Leadership in a Decentralized Subculture

Furry as a subculture may not be “mainstream”, but neither is it small. The fandom has grown by leaps and bounds over the last few decades with expanding easy access to the Internet, the proliferation of furmeets and conventions, and even just plain old word of mouth. Estimates put the current size of furry at somewhere between 20,000-50,000. This is, of course, a very rough guess based on responses to The Furry Survey and other polls out there, but even at this size, we’re talking about a good-sized town (Fort Collins, Colorado, where I live, has about 70,000 people living in it, and about 25,000-30,000 of them attend or are otherwise affiliated with Colorado State University, so maybe we can guess at the size of a popular American university), with one very important distinction. A city in America has a council and a mayor, and belongs to a congressional district and a county, which fit within a state, which fits within the country, which is part of several overlapping groups of nations, all of which are (currently) stuck on one world. It’s as if much of our culture here comprises a series of nested centralized forms of leadership and government. Even the university analogy works similarly.

Furry as a subculture, however, is almost completely decentralized. Many of us meet up and talk on the Internet, where we share our art and ideas, but many of us do not. Many of us meet up in person at furmeets, conventions, or even unrelated events such as parades, but again, many of us do not. The whole concept that “many of us do, but many of us don’t” is consistent across all of furry and can be applied to creating art, role-playing, fursuiting, or most any activity that takes place within the fandom. Given this decentralized and diverse fandom which nonetheless holds itself together, how does the concept of leadership fit in?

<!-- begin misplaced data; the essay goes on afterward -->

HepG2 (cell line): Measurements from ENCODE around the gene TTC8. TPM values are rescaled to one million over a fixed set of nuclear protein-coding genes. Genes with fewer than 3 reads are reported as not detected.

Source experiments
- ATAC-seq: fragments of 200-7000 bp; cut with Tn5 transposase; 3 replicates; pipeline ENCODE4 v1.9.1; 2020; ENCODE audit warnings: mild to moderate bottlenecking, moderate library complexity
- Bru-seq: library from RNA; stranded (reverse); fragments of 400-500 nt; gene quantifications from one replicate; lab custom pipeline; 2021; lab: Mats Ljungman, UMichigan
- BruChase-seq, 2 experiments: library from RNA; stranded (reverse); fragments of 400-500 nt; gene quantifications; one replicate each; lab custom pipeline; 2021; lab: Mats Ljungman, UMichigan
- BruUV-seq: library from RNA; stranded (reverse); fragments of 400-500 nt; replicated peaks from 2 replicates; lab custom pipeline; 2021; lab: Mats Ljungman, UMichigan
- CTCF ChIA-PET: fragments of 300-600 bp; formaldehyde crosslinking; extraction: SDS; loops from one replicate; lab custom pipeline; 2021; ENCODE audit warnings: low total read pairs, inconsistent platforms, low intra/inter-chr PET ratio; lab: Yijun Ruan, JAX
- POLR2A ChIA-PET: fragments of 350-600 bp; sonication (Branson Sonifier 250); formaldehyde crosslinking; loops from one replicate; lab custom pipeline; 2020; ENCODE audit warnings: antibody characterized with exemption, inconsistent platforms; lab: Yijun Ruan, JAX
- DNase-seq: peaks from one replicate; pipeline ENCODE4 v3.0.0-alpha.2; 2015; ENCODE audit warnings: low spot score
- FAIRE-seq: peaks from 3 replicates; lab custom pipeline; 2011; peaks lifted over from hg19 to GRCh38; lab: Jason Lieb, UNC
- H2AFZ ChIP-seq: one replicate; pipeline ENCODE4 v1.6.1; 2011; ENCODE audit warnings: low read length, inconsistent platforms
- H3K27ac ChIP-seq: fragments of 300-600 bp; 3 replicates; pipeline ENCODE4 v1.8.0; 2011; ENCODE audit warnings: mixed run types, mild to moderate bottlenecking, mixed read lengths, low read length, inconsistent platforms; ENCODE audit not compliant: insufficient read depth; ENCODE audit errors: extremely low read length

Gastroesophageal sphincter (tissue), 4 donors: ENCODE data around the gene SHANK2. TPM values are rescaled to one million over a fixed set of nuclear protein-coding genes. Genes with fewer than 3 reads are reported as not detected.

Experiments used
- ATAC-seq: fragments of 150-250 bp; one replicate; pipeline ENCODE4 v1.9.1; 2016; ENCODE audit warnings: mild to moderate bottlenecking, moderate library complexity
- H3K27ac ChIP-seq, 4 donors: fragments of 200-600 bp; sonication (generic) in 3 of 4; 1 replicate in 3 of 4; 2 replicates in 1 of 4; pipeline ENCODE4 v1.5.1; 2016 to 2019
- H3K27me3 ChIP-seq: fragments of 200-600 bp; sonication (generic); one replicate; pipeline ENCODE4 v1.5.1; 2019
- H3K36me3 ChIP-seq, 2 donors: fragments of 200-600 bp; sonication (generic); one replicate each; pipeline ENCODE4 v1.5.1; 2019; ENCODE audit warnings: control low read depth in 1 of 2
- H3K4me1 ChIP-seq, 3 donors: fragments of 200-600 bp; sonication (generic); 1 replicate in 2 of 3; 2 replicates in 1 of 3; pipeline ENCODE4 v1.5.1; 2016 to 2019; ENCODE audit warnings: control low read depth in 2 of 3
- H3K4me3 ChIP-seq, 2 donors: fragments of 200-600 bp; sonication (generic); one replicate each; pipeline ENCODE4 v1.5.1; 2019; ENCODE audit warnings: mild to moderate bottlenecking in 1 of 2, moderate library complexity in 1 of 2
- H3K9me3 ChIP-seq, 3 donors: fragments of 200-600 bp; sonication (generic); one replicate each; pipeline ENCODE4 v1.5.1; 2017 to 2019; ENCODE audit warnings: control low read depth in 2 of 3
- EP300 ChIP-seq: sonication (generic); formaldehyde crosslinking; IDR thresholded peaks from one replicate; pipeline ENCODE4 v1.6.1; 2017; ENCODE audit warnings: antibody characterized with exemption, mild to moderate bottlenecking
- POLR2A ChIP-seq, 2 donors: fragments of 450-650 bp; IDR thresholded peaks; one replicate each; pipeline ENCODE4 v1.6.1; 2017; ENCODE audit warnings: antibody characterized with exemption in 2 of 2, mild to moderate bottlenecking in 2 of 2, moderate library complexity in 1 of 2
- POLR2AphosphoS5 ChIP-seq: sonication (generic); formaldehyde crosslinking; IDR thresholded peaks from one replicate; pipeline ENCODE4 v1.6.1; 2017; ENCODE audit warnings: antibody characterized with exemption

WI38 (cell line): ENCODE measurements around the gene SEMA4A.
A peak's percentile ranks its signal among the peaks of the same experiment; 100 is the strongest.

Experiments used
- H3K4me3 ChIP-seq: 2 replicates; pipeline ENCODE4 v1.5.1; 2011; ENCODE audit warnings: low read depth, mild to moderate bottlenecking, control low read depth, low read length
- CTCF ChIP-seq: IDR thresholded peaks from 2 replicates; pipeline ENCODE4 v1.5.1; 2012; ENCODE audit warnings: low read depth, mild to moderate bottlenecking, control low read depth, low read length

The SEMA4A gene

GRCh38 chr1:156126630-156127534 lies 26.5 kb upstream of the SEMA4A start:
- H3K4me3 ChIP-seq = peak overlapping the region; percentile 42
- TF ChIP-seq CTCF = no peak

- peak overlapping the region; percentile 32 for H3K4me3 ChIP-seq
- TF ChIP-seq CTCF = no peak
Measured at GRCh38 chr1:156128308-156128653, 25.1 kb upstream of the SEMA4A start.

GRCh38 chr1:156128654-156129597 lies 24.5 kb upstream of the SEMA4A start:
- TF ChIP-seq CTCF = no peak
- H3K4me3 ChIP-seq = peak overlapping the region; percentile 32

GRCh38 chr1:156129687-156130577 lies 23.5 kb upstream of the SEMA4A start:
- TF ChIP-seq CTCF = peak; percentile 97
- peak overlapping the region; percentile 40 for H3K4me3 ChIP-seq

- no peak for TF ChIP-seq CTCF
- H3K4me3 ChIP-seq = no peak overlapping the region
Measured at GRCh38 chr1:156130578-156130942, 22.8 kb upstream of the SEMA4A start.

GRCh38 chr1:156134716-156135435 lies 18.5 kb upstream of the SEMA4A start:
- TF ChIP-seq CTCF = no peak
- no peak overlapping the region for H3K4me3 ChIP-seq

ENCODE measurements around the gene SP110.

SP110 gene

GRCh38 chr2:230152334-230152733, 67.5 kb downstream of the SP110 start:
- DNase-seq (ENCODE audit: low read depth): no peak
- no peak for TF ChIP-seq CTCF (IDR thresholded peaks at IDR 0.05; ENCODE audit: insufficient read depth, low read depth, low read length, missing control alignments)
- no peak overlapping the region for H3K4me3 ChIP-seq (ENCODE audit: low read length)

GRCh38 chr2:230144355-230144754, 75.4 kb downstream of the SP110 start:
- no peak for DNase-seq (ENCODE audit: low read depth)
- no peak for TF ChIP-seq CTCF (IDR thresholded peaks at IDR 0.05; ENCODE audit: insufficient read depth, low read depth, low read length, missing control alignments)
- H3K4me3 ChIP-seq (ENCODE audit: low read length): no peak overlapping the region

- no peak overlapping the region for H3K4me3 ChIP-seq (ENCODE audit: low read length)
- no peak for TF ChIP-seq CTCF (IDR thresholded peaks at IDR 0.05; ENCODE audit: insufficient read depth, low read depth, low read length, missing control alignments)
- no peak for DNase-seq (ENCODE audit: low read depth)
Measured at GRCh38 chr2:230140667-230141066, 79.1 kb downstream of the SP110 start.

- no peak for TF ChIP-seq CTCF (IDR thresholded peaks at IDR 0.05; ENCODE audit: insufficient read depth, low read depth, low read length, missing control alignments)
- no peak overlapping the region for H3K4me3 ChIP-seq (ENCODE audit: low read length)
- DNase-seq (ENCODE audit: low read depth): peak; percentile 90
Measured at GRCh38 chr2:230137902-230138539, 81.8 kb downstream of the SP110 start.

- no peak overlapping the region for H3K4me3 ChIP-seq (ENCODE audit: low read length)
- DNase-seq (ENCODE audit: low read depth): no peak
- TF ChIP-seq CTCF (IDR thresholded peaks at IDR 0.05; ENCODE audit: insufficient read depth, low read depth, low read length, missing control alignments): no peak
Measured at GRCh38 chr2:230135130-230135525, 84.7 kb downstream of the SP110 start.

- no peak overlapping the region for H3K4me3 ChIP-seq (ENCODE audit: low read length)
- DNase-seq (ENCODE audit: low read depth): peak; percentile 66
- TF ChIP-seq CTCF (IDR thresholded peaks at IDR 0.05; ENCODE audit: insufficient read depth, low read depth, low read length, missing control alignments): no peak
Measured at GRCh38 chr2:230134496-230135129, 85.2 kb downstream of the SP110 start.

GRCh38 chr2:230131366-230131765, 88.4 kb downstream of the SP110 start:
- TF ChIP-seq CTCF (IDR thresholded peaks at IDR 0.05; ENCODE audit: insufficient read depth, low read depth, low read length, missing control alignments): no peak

The word “leadership” has a formal ring to it, but can be used to describe any form of guided social interaction, however informal or unintentional. In fact, one of the primary ways in which leadership is shown within the fandom is that of small groups leading through their own interactions. This way of leading by example is often a good source for the spread of memes, ideas that pass from person to person. It’s almost a type of group-think at times, as after all, we’re already trained to think along similar lines, given that we’re all generally interested in this one larger trope of animal-people. There are those with the social currency or visibility that can wind up leading these trends within the fandom in their own way, however unintentionally. Trends such as the rise in popularity of streaming artwork or Your-Character-Here commissions, or trends in the music we listen to, or even the ways in which fursuiters act (there was, for quite a while, a swishy sort of “fursuit walk” that would cause the suit’s tail to wag which seems to have diminished in popularity over the last year or two).

Another similar form of leadership within our community is that of incidental leadership, and this is primarily shown through the intentional promuglation of ideas, which can take place through content production or actual leadership within events such as furmeets or cons. This can occasionally be bound up in the idea of popularity (a muddied word if ever there was one), but that certainly isn’t always the case. This is, I think most visible within the area of visual arts, where artists will influence styles that will persist and grow based on their popularity, such as the paintings of Blotch or the fur detail in Ruaidri’s art. However, this extends far beyond that, and fursuits are another place in which this is visible. A certain manufacturer’s fursuits may be readily picked out of a crowd, such as those made by One Fur All Studios, or certain expressions may become more and more popular, such as the “Pixar Look” or the sunken “3-D eyes” style. All of these things point to the subtle leadership that goes along with content creation, especially in a culture such as ours where it’s not only common but almost expected for such content to be published for the widest possible audience on sites such as Weasyl, SoFurry, and FurAffinity. Even [adjective][species] could be said to fall into this category, as it is our intent to publish our works in an easily accessible way for the widest audience, even though we have no intentional designs on leadership.